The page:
Soon after that Larry Lucchino, himself, came out and sat down with us. I felt like I was in the presence of baseball royalty, but that didn’t keep me from talking. I began talking to him like we were old friends at a reunion until all of a sudden a batter hit a hot foul ball that went straight from the bat to Larry Lucchino’s forehead.

I don’t know if he could have dodged or stopped the ball if he had been paying attention to the game – I never saw the ball until it hit him in the head. But I instantly felt like I had been a huge distraction to him. I certainly hadn’t helped protect him from the ball. A couple of guys suddenly appeared and ushered him away for medical attention, and I felt horrible about the situation. I was haunted by the thought of how much better it would have been if I had reached over and saved the CEO and General Manager of the Boston Red Sox from that blow instead of contributing to the circumstances that lead to his injury.

I left Fenway Park with a terrible sense of regret. I had an opportunity to be the hero, and I felt like the goat. He had provided us with this tremendous sense of hospitality, and I had caused him to go home with what the news reported as a detached retina. I texted my cousin about what had happened and they thought I was joking until they had the story confirmed by Larry Lucchino’s wife.

That really was an unfortunate turn of events, and I hate that he got hurt in the way he did. I still wish I could have been the hero, but what I also know is that it’s not the great successes we have in life that put us in touch with the source of true life.

I’m currently reading a book called Falling Upward, by a man named Richard Rohr. Richard Rohr is a Franciscan monk, and he is in high demand as a speaker and teacher. He has what many consider to be a profound understanding of spiritual truth, and in particular of how Jesus taught us to live in relationship with God. I’m oversimplifying his message when I say this, but Richard Rohr believes that its our failures and our various forms of inner restlessness that motivate us to seek understanding, and often it’s our outward successes that cause us to remain distracted from that which is deeply real.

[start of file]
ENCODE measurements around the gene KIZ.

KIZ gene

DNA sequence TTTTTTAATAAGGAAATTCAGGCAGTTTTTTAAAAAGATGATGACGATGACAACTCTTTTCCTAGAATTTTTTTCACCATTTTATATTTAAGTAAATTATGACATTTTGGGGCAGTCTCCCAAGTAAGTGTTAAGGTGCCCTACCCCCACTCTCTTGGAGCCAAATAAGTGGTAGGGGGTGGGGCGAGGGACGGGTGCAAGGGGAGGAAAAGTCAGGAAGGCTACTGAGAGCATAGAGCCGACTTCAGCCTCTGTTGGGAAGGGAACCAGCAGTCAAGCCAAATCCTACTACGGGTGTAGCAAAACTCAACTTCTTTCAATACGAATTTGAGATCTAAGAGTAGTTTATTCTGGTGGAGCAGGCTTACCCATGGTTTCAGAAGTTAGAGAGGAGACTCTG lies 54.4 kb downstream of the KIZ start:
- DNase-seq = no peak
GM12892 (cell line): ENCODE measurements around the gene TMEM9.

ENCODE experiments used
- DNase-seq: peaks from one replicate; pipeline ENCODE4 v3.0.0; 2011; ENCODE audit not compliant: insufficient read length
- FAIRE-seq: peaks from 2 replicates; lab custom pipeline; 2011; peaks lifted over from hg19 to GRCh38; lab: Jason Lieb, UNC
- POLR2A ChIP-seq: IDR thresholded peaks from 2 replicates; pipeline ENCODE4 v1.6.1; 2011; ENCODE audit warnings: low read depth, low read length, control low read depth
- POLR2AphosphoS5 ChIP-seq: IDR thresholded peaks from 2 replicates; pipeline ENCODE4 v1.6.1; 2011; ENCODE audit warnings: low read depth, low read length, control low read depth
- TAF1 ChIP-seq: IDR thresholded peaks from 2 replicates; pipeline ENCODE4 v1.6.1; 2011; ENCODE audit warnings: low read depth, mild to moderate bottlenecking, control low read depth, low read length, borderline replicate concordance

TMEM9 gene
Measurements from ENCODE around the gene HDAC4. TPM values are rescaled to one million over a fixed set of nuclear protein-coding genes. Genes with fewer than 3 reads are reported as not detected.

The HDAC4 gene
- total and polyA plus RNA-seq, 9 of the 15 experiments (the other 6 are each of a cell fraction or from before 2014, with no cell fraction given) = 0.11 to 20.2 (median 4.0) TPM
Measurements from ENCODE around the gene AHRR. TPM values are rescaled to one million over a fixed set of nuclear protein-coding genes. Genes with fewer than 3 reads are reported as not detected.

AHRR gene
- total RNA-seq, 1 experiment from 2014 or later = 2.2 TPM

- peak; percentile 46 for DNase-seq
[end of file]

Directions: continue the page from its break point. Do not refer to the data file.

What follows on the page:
Rohr believes that God hides in the depths, and that we will never find true comfort and satisfaction if we remain on the surface of life. In this book I’m reading he talks a lot about the first half of our lives as compared to the second half of our lives. On some level that breaks down in to the early part of our lives and the later years of our lives, but I don’t think he would describe these two halves of our lives as being strictly chronological. He knows we all have to spend a good amount of our time seeking to establish and maintain our physical lives, but that it’s often when our outward lives are disrupted that we begin to seek an inner life, and that it’s the inner life that provides us with the greatest satisfaction.